Although activation of natural killer (NK) cytotoxicity is generally inhibited by target major histocompatibility complex (MHC) class I expression, subtle features of NK allorecognition suggest that NK cells possess receptors that are activated by target MHC I. The mouse Ly-49D receptor has been shown to activate NK cytotoxicity, although recognition of MHC class I has not been demonstrated previously. To define Ly-49D–ligand interactions, we transfected the mouse Ly-49D receptor into the rat NK line, RNK-16 (RNK.mLy-49D). As expected, anti– Ly-49D monoclonal antibody 12A8 specifically stimulated redirected lysis of the Fc receptor– bearing rat target YB2/0 by RNK.mLy-49D transfectants. RNK.mLy-49D effectors were tested against YB2/0 targets transfected with the mouse MHC I alleles H-2Dd, Db, Kk, or Kb. RNK.mLy-49D cells lysed YB2/0.Dd targets more efficiently than untransfected YB2/0 or YB2/0 transfected with Db, Kk, or Kb. This augmented lysis of H-2Dd targets was specifically inhibited by F(ab′)2 anti–Ly-49D (12A8) and F(ab′)2 anti–H-2Dd (34-5-8S). RNK.mLy-49D effectors were also able to specifically lyse Concanavalin A blasts isolated from H-2d mice (BALB/c, B10.D2, and DBA/2) but not from H-2b or H-2k mice. These experiments show that the activating receptor Ly-49D specifically interacts with the MHC I antigen, H-2Dd, demonstrating the existence of alloactivating receptors on murine NK cells.
Natural killer (NK) lymphocytes have the ability to recognize and to lyse various targets, including neoplastic and hematopoietic cells, although the specific activating receptors involved remain poorly characterized (1–4). In contrast to allogeneic killing by CD8+ T lymphocytes, NK cytotoxicity is generally inhibited, rather than activated, by the expression of class I MHC antigens on targets (5). Inhibition of natural killing is mediated by polymorphic inhibitory NK cell receptors, which are specific for distinct MHC class I alleles (6–8). Each of the known MHC-binding inhibitory NK cell receptors is a member of a family of molecules (killer cell inhibitory receptor [KIR], Ly-49, or CD94/NKG2) with related sequences (8–12). Within each family, receptors that mediate inhibitory function all contain a cytoplasmic immunoreceptor tyrosine based inhibitory motif (ITIM).1 However, each family also includes related receptors that lack ITIMs (4, 8, 13), and recent studies have shown that some of these receptors can activate NK cells (14, 15).
Although the target ligands for these stimulatory receptors have not yet been defined, their extracellular domains share homology with the corresponding domains of MHC-binding inhibitory receptors, suggesting that activating receptors may also bind MHC class I antigens (4, 8, 16–18). Consistent with this hypothesis, functional studies in mice and rats suggest that NK cells, like T cells, may express receptors that activate cytotoxicity in response to MHC class I ligands (19–22).
We have studied the mouse Ly-49D receptor, which was shown by Mason et al. to activate NK cells (14). Initial attempts to define the ligand specificity of Ly-49D in vitro were unsuccessful, although in vivo studies have implicated Ly-49D+ NK cells in the clearance of allogeneic targets (14, 23). It is likely that attempts to define MHC ligands for Ly-49D using Ly-49D–enriched primary mouse NK cells have been complicated by the coexpression of inhibitory MHC-binding NK receptors (14). To define the specificity of mouse Ly-49D, we transfected the Ly-49D receptor into the rat NK cell tumor line, RNK-16, which expresses none of the known mouse inhibitory alloreceptors. We examined the cytotoxicity of RNK.mLy-49D transfectants against a panel of targets expressing polymorphic alleles of murine MHC class I. We demonstrate here that Ly-49D specifically stimulates cytotoxicity of targets expressing H-2Dd, but not of targets expressing H-2b or H-2k MHC antigens. This H-2Dd–augmented killing can be blocked by F(ab′)2 anti–Ly-49D or F(ab′)2 anti–H-2Dd. These experiments identify Ly-49D as an activating receptor for mouse H-2Dd, and therefore demonstrate the existence of alloactivating receptors on murine NK cells.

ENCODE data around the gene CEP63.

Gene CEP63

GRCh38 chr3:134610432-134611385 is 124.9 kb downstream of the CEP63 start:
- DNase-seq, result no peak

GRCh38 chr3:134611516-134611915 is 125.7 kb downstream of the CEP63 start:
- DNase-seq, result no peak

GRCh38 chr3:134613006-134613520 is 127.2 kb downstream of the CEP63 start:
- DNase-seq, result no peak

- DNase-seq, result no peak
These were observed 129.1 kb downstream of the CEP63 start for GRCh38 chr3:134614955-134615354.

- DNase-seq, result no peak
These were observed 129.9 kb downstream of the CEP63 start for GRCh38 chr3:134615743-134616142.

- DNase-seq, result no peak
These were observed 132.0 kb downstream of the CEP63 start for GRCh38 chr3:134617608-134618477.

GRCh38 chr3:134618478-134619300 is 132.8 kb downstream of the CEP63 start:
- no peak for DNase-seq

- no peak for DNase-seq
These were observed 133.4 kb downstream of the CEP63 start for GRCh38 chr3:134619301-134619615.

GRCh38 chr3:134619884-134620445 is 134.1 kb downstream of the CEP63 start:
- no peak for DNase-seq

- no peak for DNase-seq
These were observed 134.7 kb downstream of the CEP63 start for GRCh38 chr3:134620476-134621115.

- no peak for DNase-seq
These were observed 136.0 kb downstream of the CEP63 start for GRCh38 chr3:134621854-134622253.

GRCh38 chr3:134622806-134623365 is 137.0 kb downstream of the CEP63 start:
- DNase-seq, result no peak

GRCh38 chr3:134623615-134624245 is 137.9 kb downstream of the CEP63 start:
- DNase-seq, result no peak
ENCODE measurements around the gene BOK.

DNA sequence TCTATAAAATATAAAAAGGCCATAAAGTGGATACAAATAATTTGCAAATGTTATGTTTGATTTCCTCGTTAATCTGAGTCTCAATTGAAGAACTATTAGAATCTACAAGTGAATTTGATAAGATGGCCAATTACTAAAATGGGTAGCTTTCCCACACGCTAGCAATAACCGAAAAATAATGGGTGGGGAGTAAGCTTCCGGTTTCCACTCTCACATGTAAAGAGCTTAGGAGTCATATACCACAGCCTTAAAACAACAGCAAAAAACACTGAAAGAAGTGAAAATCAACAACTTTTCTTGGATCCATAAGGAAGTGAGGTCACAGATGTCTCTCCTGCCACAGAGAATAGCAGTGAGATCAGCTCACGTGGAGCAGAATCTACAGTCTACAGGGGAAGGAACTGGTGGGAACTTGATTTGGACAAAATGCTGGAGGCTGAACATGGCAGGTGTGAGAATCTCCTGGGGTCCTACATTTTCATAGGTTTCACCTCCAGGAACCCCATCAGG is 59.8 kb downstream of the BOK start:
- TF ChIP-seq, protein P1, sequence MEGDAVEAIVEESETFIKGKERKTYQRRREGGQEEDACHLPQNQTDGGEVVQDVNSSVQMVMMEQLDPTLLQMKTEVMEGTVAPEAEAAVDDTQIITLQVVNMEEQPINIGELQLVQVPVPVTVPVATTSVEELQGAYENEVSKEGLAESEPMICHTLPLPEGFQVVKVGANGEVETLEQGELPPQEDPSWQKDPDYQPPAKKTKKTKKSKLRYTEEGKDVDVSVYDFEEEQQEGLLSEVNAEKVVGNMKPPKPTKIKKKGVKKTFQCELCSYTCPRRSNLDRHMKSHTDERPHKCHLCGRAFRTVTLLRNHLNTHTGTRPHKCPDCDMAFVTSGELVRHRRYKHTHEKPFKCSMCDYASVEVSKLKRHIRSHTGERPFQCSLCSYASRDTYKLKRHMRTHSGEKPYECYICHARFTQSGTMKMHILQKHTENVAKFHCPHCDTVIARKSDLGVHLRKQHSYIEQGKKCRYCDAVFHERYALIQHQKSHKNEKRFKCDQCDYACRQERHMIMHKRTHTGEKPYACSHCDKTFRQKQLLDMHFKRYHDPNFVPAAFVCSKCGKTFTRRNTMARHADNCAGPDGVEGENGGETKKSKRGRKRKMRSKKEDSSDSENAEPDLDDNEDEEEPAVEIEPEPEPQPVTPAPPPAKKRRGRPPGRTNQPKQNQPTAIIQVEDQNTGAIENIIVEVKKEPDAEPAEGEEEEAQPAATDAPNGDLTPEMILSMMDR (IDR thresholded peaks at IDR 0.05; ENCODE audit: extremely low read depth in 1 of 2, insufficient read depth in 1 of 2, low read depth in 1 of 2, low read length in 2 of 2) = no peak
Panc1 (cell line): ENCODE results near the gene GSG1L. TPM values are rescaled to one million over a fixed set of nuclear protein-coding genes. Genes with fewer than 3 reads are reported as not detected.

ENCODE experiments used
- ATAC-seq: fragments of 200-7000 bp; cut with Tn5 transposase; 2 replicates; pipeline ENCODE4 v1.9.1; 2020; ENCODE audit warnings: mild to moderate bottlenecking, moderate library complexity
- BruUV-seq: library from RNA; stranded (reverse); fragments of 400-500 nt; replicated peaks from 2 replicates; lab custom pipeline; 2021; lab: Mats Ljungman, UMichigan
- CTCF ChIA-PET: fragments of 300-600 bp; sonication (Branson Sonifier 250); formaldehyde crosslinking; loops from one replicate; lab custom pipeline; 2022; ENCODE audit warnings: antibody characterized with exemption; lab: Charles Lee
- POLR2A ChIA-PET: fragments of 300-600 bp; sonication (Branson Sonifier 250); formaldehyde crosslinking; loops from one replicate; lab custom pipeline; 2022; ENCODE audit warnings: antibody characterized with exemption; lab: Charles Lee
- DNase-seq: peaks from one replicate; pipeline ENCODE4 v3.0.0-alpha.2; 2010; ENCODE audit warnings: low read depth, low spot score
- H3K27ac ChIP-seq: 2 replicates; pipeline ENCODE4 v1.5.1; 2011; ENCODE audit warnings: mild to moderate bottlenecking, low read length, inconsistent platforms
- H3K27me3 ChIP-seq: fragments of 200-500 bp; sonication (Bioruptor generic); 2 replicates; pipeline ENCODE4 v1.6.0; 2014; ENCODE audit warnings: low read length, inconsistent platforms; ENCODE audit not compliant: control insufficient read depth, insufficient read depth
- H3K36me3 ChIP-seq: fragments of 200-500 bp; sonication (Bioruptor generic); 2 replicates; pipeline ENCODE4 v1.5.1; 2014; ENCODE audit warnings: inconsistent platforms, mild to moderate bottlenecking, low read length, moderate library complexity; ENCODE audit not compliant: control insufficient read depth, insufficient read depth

Materials And Methods
RNK-16, a spontaneous NK cell leukemia from F344 rats, was a gift from Craig Reynolds (NCI, Frederick, MD) and was adapted for in vitro growth in cRPMI (RPMI 1640 supplemented with 10% heat-inactivated FCS, 25 μM 2-ME, 2 mM l-glutamine, 100 U/ml penicillin, and 100 μg/ml streptomycin) (24). Tumor target cell lines cultured in cRPMI included YAC-1 (mouse lymphoma, H-2a) and YB2/0 (rat myeloma) from the American Type Culture Collection. The mouse Ly-49A transfectant of RNK-16, RNK.mLy-49A (previously described as RNK-mLy-49A.9; reference 25), was grown in cRPMI supplemented with 1 mg/ml of G418 (Boehringer Mannheim). Transfected RNK-16 effectors and transfected YB2/0 targets were maintained in 1 mg/ml G418, but were grown in cRPMI without G418 for at least 2 d before functional assays.